Johnson Amenume (45) and his son Kingsley, (14) busily sort through a scrap heap. With their bare hands and a couple of large stones, they break open a television set.
Next to them smolders a pile of cables they have set on fire in order to burn off the plastic coatings. Thick black smoke billows, but father and son go about their work unperturbed, caked in soot and dust.
They work on one of world’s largest electronic garbage dumps, located in Agbogbloshie, a slum near the central business district in Ghana’s capital Accra.
More than five million pieces of second-hand electronics arrive in the West African nation annually, mainly from Europe, the United States and China, according to a 2012 report by Ghana’s Environmental Protection Agency (EPA).
Those not in working condition – about three-quarters of the shipments docking at Accra’s main port – are dumped at Agbogbloshie, the EPA says.
Over the years, the landfill has morphed into a toxic graveyard containing tens of millions of discarded electronics, or e-waste.
It has also become a source of income for the poorest of the poor who search for recyclable metals, like aluminium, copper and iron, that they sell to scrap dealers for a few cents.
Environmental and health risks
More than a quarter of Ghana’s 25-million people live under the poverty line of 1.25 dollars a day, according to World Bank data.
About 40 000 of them, including young children, live in the slum next to the dump and eke out a living from toxic e-waste.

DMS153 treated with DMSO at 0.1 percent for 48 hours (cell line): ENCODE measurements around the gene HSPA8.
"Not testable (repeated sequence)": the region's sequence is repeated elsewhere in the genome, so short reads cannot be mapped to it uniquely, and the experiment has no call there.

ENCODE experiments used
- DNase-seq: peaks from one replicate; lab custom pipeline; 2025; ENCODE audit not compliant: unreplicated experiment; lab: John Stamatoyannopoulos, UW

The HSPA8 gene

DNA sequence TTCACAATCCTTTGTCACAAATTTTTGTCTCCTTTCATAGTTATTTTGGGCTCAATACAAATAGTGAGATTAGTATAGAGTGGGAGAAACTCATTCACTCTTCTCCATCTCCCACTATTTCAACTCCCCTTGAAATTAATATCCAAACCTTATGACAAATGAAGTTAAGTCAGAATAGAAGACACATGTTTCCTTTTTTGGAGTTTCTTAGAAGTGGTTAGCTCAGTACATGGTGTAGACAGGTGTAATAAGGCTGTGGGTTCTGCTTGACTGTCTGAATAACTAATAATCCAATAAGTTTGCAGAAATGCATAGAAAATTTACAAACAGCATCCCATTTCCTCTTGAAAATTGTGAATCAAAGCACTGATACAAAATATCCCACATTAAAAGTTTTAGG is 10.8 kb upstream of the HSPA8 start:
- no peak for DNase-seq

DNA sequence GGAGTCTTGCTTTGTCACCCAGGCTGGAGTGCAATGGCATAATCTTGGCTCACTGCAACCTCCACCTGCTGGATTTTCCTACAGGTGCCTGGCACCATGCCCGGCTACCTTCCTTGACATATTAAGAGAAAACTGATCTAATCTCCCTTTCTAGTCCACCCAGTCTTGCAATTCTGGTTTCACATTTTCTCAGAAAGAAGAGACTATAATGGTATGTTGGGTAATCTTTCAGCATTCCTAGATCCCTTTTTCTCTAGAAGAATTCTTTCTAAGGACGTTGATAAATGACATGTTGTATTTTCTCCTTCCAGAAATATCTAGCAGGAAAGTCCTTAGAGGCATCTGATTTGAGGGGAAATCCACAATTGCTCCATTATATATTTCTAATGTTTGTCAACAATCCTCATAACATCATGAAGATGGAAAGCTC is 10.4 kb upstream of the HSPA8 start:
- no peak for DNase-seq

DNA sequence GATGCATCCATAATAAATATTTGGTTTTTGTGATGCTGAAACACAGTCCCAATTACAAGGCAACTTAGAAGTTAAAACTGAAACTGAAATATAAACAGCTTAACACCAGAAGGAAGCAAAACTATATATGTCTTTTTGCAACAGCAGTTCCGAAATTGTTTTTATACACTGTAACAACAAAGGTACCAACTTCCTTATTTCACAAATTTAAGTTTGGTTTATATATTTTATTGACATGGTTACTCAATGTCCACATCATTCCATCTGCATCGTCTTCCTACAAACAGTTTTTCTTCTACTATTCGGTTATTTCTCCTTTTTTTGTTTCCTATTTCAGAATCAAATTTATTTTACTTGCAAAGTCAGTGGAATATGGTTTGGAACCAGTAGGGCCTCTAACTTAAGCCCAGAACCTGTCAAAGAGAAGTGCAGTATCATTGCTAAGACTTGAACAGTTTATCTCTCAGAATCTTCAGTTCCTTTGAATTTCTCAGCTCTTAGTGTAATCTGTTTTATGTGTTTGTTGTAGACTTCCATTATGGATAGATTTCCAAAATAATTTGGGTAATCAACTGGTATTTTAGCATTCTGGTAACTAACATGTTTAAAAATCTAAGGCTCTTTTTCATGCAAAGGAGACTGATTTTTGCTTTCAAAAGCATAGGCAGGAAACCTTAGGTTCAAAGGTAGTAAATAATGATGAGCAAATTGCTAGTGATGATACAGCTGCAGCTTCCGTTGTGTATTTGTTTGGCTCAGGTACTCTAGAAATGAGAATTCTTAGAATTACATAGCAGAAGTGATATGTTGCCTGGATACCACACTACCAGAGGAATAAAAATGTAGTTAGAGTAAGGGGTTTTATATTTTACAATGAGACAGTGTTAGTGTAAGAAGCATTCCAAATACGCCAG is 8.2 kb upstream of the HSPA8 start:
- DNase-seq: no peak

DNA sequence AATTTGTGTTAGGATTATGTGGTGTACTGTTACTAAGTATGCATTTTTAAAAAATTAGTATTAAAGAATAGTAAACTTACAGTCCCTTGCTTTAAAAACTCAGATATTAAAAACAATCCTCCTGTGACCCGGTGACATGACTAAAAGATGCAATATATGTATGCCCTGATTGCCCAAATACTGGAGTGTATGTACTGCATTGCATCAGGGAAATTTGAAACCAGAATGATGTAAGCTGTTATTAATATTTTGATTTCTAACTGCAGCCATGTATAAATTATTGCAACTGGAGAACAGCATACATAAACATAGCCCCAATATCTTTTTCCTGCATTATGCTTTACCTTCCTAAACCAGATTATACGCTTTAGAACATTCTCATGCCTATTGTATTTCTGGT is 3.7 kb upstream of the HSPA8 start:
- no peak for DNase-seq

“I lost my job as a security guard five years ago. The only way I can feed my family is by sorting through scrap. My son stopped going to school to help me,” explains Amenume, who hails from the village of Alakple, in the country’s north-east.
“We know we can get sick from the smoke. But if we stop working here, we won’t have anything to eat,” he adds.
Burning the plastic off wires and cables releases dangerous chemicals that pose serious environmental and health risks. Some of the toxins interfere with sexual reproduction, while others can cause cancer and hamper development of the brain and nervous system.
John Essel, a medical doctor at the Tano clinic just two streets from Agbogbloshie, says he examines at least a handful of people who work on the dump each day.
“They report with skin rashes, abdominal pain, sleeplessness and fatigue. We also see cardiovascular diseases,” he says.
Ghana is a popular high-tech dumping ground because it has no laws that prevent the import of e-waste.
It usually enters Ghana marked as second-hand goods for resale or donations, but “some foreign traders label broken goods as second-hand to avoid high recycling costs in their home markets,” the UN Office of the High Commissioner for Human Rights warned in July.
Ghana’s EPA is now demanding the practice be halted.
“We are lobbying government to pass a law to make the import of e-waste illegal,” says EPA deputy director Lambert Faabeluon.
The Bill has been tabled in Parliament. Deputy Environment Minister Adiku Heloo said it might be passed into law before the end of the year.
“We are hoping to find a lasting solution to the menace,” he says.
The idea is not only to regulate e-waste imports but also set up sustainable e-waste management systems that will create long-term employment.
Until then, Ghana’s poor will continue to hunt for scrap metals that earn them a mere 25 dollars per 100kg.
“On a good day, I make about 30 cedi [10 dollars],” says Kofi Adu, while digging in a heap of broken computers.
The 18-year-old dropped out of school two years ago to support his ailing mother. Even if a law was passed later this year, Abu knows it’s too late for him to realise his dream: “I wanted to become a medical doctor, but now it’s totally impossible. – Sapa-dpa